Sir Isaac Newton's notes among Cambridge web gallery 'treasures'

Image source, Cambridge University Library
Image caption,
A notebook used by Isaac Newton from 1661 is among the items added to a new online gallery

A notebook used by Sir Isaac Newton and other historical "treasures" have gone on show in a new free online gallery.

Cambridge University Library has joined the White House, British Library and others by adding high-resolution images to Google's Arts and Culture site.

Items also include its oldest written artefact, a 4,000-year-old clay tablet.

The library said it allowed users to zoom in on objects in great detail and read about the "fascinating narratives behind unique objects".

Image source, Cambridge University Library
Image caption,
This clay tablet was written by a Sumerian scribe around 2200BC

The Treasures of Cambridge University Library story includes manuscripts, books and other historical objects of importance.

Cambridge librarian Dr Jessica Gardner said: "With fewer people able to travel at the moment, our partnership with Google is a perfect example of bringing the library to millions of enquiring minds across the globe."

Google Arts and Culture contains about six million objects and allows users to virtually tour galleries from around the world.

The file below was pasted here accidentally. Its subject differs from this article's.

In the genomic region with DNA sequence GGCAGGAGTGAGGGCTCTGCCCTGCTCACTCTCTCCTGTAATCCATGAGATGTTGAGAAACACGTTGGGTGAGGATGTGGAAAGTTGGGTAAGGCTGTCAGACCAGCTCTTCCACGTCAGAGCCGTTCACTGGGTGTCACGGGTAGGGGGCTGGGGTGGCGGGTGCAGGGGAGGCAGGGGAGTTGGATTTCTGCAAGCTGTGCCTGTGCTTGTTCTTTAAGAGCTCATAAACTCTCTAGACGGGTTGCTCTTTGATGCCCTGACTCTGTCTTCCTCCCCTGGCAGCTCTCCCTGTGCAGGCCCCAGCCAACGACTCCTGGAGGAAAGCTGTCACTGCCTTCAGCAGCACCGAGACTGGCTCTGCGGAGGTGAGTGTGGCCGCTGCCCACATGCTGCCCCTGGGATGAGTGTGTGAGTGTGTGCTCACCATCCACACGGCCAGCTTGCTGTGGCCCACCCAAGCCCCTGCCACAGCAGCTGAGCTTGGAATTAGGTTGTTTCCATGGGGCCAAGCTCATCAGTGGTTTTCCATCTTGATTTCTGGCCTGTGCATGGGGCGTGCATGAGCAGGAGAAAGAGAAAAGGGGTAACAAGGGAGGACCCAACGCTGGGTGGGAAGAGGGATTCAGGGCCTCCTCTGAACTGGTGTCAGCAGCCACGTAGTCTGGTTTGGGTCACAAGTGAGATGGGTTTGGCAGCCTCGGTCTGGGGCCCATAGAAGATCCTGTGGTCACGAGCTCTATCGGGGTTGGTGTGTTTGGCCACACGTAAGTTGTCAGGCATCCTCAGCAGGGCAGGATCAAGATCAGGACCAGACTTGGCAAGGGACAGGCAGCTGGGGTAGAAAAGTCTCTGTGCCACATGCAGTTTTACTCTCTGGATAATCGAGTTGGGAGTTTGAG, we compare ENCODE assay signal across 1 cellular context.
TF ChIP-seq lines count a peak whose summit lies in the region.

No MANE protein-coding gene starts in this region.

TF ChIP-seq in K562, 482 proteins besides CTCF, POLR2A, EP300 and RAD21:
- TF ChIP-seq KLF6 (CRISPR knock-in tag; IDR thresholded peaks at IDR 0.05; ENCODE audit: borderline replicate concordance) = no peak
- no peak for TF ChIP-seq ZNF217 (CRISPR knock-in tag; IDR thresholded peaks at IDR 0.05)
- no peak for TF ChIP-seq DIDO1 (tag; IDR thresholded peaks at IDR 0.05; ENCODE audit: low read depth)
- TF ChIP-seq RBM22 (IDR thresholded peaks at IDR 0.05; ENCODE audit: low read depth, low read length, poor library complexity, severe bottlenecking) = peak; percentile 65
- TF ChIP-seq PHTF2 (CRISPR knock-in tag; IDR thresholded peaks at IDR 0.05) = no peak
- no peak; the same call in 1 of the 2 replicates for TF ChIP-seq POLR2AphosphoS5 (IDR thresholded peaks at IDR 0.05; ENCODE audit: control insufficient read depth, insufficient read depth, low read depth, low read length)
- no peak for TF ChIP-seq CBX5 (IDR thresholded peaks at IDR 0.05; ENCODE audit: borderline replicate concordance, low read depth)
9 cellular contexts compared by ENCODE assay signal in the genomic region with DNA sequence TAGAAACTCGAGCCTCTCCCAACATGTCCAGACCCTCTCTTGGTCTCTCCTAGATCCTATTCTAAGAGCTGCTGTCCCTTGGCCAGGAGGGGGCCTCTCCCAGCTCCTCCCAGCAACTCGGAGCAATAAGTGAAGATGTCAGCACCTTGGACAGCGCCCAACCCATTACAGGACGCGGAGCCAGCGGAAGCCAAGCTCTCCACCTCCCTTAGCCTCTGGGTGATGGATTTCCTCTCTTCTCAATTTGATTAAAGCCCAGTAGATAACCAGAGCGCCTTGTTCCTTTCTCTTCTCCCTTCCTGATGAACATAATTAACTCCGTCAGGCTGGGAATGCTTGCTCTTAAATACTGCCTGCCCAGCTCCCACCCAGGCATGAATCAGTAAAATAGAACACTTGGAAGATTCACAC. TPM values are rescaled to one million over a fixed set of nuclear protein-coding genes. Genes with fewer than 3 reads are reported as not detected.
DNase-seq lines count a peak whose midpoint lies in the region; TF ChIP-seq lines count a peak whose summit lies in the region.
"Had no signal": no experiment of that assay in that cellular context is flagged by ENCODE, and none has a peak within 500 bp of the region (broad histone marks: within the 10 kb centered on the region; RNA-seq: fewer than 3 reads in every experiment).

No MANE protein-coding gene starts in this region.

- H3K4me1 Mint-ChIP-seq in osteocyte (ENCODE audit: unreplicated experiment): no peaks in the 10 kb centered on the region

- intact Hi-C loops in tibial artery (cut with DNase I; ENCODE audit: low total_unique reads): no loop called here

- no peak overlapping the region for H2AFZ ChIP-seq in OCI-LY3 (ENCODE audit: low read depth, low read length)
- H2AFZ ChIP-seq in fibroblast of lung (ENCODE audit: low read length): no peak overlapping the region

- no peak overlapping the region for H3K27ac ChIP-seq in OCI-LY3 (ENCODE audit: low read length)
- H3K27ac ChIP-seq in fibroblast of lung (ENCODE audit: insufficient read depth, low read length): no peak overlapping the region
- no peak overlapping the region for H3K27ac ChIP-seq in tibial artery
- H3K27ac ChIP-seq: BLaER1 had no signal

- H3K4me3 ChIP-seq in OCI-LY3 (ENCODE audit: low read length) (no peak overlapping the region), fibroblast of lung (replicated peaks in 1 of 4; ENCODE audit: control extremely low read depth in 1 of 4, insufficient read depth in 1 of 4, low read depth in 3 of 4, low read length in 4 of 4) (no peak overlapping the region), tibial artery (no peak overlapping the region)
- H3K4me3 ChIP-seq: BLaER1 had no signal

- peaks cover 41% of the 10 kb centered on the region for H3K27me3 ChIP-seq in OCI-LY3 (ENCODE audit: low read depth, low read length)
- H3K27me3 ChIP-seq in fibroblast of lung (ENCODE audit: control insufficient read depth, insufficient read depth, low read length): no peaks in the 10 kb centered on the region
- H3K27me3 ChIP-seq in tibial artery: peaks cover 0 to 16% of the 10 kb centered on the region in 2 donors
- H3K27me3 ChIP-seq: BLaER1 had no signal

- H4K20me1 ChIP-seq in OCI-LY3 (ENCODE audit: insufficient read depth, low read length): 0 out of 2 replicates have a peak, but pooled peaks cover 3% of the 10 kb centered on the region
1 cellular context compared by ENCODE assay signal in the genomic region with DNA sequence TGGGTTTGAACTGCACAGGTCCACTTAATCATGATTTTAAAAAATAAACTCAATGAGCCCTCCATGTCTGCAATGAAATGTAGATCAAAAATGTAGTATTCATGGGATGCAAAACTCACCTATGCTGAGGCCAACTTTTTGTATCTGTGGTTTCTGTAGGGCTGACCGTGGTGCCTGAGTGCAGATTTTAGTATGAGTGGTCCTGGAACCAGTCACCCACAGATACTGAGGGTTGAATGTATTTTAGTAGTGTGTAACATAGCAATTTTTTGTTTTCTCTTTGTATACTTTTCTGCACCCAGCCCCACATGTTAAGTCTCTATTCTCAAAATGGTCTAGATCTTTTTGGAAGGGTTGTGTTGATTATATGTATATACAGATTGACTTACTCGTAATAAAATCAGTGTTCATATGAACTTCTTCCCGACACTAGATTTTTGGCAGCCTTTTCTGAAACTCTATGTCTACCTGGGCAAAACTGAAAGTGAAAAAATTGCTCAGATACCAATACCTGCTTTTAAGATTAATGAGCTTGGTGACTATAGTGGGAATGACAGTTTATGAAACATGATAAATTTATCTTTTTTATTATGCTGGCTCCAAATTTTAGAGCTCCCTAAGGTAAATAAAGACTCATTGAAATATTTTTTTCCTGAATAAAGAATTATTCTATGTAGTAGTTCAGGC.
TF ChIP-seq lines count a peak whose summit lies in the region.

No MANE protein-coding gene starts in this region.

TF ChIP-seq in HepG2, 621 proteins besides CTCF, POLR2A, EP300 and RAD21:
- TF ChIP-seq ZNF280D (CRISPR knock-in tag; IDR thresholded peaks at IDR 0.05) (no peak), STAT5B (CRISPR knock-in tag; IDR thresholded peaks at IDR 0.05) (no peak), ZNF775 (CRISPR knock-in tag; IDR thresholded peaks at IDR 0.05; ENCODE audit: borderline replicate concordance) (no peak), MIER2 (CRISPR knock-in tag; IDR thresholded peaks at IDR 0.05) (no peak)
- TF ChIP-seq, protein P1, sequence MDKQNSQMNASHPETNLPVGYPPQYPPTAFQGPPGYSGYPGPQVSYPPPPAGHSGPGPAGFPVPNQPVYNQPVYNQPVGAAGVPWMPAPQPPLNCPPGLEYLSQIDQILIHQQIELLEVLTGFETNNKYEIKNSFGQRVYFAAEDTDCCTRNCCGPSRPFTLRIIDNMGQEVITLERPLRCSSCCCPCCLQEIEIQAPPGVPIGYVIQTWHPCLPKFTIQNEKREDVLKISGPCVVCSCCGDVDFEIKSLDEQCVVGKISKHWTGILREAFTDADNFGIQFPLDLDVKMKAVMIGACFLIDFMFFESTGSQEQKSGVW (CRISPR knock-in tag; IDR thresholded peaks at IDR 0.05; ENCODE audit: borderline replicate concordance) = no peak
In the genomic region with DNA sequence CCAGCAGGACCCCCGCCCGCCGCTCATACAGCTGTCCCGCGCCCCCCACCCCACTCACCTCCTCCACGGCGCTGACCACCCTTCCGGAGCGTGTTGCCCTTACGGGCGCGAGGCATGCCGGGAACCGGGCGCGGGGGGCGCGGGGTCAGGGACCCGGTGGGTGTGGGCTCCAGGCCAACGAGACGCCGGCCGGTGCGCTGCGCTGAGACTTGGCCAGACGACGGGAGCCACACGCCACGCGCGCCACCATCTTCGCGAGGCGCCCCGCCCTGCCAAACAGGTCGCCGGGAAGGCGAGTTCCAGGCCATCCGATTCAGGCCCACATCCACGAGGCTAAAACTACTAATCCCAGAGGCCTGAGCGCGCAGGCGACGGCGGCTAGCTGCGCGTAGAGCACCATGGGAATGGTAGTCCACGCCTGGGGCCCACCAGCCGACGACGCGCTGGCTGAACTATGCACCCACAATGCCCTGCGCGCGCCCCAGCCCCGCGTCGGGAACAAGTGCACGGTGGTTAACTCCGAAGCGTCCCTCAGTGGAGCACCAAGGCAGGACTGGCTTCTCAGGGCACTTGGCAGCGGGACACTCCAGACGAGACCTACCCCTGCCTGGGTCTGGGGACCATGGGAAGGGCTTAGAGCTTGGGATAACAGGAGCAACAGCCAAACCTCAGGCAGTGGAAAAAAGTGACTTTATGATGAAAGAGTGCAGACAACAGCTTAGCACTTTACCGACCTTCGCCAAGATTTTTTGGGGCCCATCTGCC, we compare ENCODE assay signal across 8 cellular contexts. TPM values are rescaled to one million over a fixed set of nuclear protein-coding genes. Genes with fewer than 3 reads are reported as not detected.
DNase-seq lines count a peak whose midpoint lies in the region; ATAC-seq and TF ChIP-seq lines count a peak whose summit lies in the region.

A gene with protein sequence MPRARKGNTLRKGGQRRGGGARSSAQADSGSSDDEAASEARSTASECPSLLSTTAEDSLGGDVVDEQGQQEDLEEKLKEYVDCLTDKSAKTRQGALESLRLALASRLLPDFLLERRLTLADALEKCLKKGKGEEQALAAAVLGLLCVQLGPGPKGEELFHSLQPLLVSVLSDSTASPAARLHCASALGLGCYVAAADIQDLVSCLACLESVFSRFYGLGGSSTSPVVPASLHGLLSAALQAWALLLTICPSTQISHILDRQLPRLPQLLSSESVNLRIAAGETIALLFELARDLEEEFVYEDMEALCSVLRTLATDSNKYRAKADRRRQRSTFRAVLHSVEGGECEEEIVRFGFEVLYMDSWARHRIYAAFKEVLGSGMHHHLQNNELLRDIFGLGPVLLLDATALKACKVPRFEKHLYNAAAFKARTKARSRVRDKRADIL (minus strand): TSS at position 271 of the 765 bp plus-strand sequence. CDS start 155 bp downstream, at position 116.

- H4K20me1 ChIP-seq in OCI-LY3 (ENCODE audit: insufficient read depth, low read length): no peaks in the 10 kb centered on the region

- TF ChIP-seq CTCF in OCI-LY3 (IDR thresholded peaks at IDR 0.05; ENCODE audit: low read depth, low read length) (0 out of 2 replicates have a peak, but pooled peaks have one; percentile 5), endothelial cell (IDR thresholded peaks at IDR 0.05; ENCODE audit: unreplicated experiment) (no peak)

The company said: "Our mission is to preserve and bring the world's art and culture online so it's accessible to anyone, anywhere."

Image source, Cambridge University Library
Image caption,
An illustration from a 17th Century atlas showing the sizes of the heavenly bodies relative to that of the Earth

Cambridge University Library was founded more than 600 years ago and is one of the oldest university libraries in the world.

It is said to have copies of almost every book, novel and work of children's literature published in the UK and Ireland since 1710.

Its 17 floors contain about 10 million items on more than 125 miles of shelving.

More than 140 images of the library's collection have been included on Google initially but more are planned and other university institutions, such as the Fitzwilliam Museum, are set to follow.

Image source, Cambridge University Library
Image caption,
This is the earliest Chinese book printed using a technique known as douban

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